Edward L. Pierce, Memoir and letters of Charles Sumner: volume 4, Chapter 56: San Domingo again.—the senator's first speech.—return of the angina pectoris.—Fish's insult in the Motley Papers.— the senator's removal from the foreign relations committee.—pretexts for the remioval.—second speech against the San Domingo scheme.—the treaty of Washington.—Sumner and Wilson against Butler for governor.—1870-1871. (search)
t is not encumbered with the duties of ordinary legislation Mr. Cameron secured action on all but one of the treaties at the session of Congress meeting March 4, 1871, when general legislation, except as to the condition of affairs in the Southern States, was excluded by rule; so that there was ample time for the consideration of treaties, as there is at special sessions of the Senate when the House is not in session. The Darien Canal treaty, which Sumner reported July 13, 1870, is still (1893) pending in the Senate; and, according to Davis's method of accusing Sumner, not only he but all his successors in the chairmanship have been, during a period of twenty-three years, culpable for not moving forward this treaty and securing the Senate's action upon it! (2) It does not appear that the Secretary of State ever asked the senator to obtain earlier action on any one of the treaties. (3) The treaties when reported were in the hands of the Senate, and could be called up by any senator.
Edward L. Pierce, Memoir and letters of Charles Sumner: volume 4, chapter 18 (search)
s in favor of the treaty. The case of Alaska was very different, in which one of the chief motives was to show our regard for Russia for the part she had taken during the war, and to strengthen the Northwestern possessions. The St. Thomas purchase made no impression upon the committee or upon the public either. The smothered attack upon Mr. Sumner in this [Miss Seward's] article is most unjust. Mr. Cameron died June 26, 1889, at the age of ninety. Mr. Patterson and Mr. Harlan are still (1893) living. Mr. Patterson writes:— I have read the article by Miss Seward with a good deal of interest and more surprise. The Senate generally, I believe, regarded the treaty for the purchase of St. John and St. Thomas about as General Grant did,—as one of Seward's schemes, and determined to have nothing to do with it. Some denied the constitutionality, and more rejected the policy, of entering upon a system of annexing non-contiguous territory and outlying islands to the United State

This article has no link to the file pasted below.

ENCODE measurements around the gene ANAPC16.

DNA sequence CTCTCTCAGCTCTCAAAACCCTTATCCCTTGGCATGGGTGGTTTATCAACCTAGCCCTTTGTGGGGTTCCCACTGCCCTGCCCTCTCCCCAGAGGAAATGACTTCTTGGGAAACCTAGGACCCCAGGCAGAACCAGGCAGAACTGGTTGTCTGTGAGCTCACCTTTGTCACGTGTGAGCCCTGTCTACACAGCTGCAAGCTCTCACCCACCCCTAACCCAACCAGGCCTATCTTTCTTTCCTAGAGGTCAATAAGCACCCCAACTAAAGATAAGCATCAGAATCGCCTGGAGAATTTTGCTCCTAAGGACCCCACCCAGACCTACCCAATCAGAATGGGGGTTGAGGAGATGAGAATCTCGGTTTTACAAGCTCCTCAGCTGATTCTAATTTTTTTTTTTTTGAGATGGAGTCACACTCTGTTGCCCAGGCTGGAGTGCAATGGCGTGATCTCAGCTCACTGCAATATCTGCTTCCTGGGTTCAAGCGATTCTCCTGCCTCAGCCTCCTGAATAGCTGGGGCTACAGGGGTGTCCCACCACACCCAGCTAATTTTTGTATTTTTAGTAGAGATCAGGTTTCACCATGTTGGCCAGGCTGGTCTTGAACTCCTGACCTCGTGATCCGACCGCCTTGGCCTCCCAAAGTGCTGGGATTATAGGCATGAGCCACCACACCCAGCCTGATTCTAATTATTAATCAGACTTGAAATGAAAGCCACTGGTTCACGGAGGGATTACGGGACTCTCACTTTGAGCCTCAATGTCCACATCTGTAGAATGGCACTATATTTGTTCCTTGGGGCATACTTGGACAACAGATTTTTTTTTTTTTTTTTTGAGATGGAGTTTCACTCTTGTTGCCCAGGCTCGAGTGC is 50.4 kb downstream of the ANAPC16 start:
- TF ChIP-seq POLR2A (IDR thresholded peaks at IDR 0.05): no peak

Edward L. Pierce, Memoir and letters of Charles Sumner: volume 4, chapter 19 (search)
and a sixth was reported the very next day after it was received. The treaty with Salvador was with the committee seven weeks, the last fortnight of which Mr. Sumner was prostrated with a severe illness which kept him from the Senate. The Darien Canal treaty remained with the committee only three months, although it. is still pending in the Senate, which has not been able to come to a conclusion upon its merits for the period of nearly eight years since it was reported. Still pending in 1893, twenty-three years after it was reported. When we consider the deliberation and obstructions to which public business is subjected, particularly in Congress, Mr. Sumner will be regarded by all who study these dates as having dealt with his share of it with extraordinary despatch. Senator Hoar, recently in this Review, recorded his amazement at the proof of diligence which this record gives, all the more impressive because of the various duties pressing on Mr. Sumner, and his belief that no